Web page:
Apple expands CloudKit API, provides web interface
On Friday, Apple notified developers that it was expanding a feature of CloudKit to allow for server-to-server web service requests. "In addition to providing a web interface for users to access the same data as your app, you can now easily read and write to the CloudKit public database from a server-side process or script with a server-to-server key," Apple said in its announcement. Previously, interaction with the CloudKit public database was limited to apps and web only. http://apple.co/20h1RwP
Remote S for Tesla Apple Watch app drives car out
Developer Allen Wong has created the Remote S for Tesla app, which can be used to remotely activate the Model S electric car via an Apple Watch, and drive it a short distance. Aside from providing data about the car and some basic function controls, the unofficial app uses the manufacturer's Summon command to allow the car to turn on, exit the garage, and park near to the user's location. The app is available to purchase from the App Store for $10. http://apple.co/1PprF4t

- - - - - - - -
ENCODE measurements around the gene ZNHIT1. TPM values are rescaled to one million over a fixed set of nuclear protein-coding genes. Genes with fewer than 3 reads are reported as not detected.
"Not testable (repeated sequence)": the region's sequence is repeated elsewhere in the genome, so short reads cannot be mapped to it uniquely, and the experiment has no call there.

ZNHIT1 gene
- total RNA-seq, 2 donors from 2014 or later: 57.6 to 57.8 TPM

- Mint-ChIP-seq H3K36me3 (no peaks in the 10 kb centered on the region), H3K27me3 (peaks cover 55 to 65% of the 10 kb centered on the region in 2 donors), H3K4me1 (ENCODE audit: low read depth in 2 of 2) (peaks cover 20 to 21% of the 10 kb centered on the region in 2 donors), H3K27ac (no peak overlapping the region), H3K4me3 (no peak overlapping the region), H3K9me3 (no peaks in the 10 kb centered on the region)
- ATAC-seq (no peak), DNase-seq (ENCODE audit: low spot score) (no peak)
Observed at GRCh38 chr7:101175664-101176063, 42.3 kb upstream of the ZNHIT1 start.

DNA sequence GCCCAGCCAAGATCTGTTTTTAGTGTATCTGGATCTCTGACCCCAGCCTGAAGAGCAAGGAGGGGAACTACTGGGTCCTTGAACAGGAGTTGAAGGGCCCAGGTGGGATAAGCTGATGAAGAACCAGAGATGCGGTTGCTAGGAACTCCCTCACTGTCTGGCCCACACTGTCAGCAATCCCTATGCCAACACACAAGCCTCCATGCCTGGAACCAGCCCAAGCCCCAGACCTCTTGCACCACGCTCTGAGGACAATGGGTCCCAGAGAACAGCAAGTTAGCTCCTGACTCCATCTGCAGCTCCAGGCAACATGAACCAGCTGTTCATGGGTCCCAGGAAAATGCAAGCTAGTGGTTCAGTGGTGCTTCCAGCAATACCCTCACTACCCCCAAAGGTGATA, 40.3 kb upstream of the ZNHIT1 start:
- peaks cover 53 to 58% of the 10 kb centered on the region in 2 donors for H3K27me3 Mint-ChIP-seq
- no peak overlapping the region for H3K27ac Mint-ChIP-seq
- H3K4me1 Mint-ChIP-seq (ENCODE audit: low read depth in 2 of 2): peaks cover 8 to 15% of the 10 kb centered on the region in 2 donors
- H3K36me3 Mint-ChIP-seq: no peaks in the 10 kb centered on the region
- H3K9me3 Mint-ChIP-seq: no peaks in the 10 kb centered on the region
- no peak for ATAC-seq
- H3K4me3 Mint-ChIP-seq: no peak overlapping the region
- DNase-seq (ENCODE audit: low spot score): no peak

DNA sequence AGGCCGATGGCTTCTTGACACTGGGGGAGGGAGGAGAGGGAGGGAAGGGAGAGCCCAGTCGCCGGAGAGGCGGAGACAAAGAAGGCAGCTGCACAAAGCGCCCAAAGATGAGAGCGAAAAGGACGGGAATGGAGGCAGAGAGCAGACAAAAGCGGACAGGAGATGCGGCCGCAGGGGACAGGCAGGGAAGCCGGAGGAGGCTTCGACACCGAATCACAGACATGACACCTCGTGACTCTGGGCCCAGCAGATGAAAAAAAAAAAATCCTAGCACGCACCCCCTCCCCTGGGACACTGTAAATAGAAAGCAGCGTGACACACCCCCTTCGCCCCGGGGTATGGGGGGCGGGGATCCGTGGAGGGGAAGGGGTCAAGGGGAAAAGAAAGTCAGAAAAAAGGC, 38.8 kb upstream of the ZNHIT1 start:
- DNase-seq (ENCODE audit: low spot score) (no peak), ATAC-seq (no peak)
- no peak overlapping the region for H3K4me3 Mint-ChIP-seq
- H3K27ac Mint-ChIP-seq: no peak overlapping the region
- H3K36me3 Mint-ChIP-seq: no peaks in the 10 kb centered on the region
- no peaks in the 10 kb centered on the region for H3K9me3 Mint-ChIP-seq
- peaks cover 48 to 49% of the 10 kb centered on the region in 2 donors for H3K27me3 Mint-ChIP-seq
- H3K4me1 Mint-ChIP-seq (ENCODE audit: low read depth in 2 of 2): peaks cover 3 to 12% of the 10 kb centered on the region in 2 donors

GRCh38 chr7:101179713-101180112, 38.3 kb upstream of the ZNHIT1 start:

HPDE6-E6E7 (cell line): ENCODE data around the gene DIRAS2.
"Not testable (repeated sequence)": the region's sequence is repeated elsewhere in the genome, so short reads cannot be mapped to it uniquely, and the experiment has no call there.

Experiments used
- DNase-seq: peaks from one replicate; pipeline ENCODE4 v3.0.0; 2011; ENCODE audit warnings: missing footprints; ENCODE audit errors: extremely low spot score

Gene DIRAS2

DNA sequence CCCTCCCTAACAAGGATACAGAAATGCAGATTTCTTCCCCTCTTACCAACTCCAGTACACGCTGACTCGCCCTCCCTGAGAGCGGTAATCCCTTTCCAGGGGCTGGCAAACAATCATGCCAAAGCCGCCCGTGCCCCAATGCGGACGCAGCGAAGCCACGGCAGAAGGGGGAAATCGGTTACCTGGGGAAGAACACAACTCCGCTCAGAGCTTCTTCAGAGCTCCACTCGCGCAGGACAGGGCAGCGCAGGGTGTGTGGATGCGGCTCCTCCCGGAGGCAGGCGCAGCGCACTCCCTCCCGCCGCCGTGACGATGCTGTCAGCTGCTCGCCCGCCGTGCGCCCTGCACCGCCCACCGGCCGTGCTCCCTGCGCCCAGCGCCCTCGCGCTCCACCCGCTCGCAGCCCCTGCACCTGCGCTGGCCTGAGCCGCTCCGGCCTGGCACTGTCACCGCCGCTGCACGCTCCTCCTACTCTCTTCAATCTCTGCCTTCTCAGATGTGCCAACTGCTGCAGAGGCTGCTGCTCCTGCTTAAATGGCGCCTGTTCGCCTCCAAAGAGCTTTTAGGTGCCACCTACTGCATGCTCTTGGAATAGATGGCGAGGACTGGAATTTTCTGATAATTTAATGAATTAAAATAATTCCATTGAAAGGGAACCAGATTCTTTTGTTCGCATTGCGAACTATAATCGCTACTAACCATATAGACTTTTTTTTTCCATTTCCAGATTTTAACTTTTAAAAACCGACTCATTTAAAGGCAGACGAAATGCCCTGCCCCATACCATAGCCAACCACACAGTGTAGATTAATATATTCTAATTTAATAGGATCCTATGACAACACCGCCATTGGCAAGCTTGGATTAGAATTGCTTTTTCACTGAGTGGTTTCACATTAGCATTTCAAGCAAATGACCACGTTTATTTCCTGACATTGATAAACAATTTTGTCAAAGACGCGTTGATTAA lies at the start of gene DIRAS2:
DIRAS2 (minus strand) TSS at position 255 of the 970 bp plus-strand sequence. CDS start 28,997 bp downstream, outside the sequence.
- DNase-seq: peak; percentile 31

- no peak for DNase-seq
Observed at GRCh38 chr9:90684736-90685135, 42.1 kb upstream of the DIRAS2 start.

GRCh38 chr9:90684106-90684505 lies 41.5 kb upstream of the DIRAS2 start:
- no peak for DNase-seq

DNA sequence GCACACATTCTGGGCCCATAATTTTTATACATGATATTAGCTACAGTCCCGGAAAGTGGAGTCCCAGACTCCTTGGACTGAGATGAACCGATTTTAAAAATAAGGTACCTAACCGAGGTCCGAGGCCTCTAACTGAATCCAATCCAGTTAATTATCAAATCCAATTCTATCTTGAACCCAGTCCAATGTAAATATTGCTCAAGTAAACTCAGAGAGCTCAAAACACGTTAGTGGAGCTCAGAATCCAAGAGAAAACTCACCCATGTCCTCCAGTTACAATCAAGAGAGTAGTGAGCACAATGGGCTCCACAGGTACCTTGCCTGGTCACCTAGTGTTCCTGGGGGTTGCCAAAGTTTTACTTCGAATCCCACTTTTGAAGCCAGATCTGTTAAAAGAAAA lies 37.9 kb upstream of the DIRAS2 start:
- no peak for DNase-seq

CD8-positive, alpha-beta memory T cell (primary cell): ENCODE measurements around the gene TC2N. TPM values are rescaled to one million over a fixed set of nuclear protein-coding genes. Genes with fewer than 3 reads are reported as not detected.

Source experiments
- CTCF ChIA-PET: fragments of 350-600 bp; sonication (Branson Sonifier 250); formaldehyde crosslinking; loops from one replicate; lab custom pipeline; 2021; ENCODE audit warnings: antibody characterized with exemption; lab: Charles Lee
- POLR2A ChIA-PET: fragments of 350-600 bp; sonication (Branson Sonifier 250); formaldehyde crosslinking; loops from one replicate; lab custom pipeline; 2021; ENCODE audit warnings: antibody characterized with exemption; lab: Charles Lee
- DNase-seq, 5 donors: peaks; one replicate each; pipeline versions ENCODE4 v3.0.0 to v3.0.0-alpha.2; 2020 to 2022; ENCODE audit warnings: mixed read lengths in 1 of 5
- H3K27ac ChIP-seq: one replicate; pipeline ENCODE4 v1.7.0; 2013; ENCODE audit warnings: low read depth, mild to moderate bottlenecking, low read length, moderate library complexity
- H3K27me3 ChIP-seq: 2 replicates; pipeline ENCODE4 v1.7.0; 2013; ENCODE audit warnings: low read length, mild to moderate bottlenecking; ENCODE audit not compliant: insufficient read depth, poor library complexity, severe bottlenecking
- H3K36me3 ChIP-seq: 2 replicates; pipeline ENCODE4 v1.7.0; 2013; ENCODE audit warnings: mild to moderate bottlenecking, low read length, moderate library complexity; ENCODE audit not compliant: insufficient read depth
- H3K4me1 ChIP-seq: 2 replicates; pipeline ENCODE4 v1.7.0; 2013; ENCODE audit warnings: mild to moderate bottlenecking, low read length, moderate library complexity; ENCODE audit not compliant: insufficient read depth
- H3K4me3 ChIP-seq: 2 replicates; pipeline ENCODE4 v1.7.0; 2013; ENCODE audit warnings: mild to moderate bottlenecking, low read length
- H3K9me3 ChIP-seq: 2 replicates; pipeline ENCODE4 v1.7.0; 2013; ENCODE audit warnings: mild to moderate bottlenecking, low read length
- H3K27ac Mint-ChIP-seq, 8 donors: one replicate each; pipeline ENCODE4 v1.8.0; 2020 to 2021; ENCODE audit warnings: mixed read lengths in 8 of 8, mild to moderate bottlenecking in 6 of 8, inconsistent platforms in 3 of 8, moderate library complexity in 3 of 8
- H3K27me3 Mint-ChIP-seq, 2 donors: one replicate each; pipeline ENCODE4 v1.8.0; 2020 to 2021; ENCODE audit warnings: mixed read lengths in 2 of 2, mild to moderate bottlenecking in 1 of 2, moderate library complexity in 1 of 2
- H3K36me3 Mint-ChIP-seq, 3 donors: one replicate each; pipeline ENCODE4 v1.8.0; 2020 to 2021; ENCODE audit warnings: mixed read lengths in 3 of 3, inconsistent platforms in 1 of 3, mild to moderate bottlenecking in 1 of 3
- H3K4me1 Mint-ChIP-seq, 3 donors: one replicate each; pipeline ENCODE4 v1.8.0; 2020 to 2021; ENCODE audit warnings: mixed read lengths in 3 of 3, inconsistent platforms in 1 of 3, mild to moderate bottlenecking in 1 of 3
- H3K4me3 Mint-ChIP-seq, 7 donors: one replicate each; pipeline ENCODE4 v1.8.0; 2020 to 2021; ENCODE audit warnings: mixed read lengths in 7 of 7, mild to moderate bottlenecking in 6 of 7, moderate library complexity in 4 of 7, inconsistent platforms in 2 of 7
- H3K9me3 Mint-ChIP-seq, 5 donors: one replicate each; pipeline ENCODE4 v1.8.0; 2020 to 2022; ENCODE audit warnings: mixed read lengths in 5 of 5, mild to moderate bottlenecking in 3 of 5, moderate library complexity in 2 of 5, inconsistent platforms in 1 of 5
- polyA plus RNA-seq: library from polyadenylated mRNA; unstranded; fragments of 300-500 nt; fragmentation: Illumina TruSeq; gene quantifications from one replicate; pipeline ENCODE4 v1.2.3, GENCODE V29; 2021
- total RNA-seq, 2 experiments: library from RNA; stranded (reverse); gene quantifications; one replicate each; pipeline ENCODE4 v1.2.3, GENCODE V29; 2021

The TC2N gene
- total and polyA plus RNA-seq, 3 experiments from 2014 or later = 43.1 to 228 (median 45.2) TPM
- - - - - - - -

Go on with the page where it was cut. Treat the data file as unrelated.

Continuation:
Seagate 3TB unreliability suit expands
The Seagate 3TB class-action hard drive lawsuit has been expanded to more devices. The expanded suit, filed today, now includes Seagate's Barracuda 3TB Hard Disk Drive,¬†Desktop HDD 3TB, Backup Plus 3TB External Hard Disk¬†Drive,¬†GoFlex 3TB External Hard Disk Drive, or any other Seagate hard drive with model number ST3000DM001. The law firm, Hagens Berman, is seeking information from consumers such as time in service, purchase price, and the nature of any drive received in return from Seagate as a replacement for a failed unit. http://bit.ly/1Pc34Cq